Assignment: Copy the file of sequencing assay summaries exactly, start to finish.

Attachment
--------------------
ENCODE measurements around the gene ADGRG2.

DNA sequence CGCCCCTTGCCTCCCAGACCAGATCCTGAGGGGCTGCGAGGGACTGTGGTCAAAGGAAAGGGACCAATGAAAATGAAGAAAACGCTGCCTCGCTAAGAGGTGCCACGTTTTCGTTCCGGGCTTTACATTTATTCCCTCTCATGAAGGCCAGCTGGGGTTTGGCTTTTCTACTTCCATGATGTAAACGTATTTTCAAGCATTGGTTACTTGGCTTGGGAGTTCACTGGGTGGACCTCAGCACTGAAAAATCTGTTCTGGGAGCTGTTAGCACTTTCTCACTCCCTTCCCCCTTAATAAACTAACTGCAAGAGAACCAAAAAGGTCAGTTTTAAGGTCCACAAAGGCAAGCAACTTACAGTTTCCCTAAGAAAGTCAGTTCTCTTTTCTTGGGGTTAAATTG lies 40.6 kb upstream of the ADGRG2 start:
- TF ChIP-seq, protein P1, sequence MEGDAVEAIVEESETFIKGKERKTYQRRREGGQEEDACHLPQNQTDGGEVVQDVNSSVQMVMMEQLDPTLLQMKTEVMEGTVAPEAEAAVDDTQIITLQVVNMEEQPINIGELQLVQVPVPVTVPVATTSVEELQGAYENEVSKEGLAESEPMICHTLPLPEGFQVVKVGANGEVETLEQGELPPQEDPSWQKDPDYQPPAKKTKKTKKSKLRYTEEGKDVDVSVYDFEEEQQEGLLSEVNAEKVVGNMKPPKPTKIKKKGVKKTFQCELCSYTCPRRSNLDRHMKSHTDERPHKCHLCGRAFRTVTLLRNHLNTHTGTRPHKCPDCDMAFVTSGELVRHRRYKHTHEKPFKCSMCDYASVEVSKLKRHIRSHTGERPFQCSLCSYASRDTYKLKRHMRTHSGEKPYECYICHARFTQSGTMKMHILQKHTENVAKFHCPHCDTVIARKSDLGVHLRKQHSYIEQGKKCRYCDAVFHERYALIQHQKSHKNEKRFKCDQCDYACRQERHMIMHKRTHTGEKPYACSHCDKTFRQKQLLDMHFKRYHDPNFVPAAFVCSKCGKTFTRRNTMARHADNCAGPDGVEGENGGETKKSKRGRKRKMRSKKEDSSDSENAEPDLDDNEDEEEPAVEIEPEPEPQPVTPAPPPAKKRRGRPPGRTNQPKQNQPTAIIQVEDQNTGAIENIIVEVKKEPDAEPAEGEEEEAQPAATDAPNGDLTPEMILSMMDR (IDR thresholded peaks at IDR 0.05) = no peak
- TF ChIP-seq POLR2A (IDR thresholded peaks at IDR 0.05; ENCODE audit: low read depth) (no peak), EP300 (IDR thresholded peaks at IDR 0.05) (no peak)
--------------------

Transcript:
ENCODE measurements around the gene ADGRG2.

DNA sequence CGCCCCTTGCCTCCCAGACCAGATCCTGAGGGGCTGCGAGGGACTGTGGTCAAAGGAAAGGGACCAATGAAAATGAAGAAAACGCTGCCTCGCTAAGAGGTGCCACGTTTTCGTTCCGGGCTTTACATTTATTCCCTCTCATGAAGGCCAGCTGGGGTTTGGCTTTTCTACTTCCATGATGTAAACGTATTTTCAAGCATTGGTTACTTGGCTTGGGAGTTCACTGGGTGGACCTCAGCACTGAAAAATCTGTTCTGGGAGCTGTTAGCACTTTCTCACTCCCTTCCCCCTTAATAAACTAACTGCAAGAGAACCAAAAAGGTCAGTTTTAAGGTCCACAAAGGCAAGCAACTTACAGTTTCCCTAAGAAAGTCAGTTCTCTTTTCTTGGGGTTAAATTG lies 40.6 kb upstream of the ADGRG2 start:
- TF ChIP-seq, protein P1, sequence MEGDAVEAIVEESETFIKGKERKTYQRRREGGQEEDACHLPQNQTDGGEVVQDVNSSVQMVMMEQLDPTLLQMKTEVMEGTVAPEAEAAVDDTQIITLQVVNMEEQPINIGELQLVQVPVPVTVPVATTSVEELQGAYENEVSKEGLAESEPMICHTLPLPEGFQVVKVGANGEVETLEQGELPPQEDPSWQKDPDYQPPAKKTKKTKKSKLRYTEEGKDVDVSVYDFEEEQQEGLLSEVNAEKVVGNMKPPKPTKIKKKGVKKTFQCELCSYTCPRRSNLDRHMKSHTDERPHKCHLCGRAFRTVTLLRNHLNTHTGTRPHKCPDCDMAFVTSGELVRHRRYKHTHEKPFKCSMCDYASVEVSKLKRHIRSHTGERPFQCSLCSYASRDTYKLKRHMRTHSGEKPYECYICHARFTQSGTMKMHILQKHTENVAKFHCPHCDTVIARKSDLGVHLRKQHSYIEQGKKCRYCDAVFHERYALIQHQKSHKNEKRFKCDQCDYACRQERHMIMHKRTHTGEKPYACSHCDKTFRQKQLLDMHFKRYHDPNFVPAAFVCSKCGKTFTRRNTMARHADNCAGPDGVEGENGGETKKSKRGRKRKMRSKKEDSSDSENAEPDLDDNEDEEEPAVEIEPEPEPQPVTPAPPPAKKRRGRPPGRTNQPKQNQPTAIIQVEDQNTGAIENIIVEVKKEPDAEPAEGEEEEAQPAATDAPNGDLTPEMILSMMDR (IDR thresholded peaks at IDR 0.05) = no peak
- TF ChIP-seq POLR2A (IDR thresholded peaks at IDR 0.05; ENCODE audit: low read depth) (no peak), EP300 (IDR thresholded peaks at IDR 0.05) (no peak)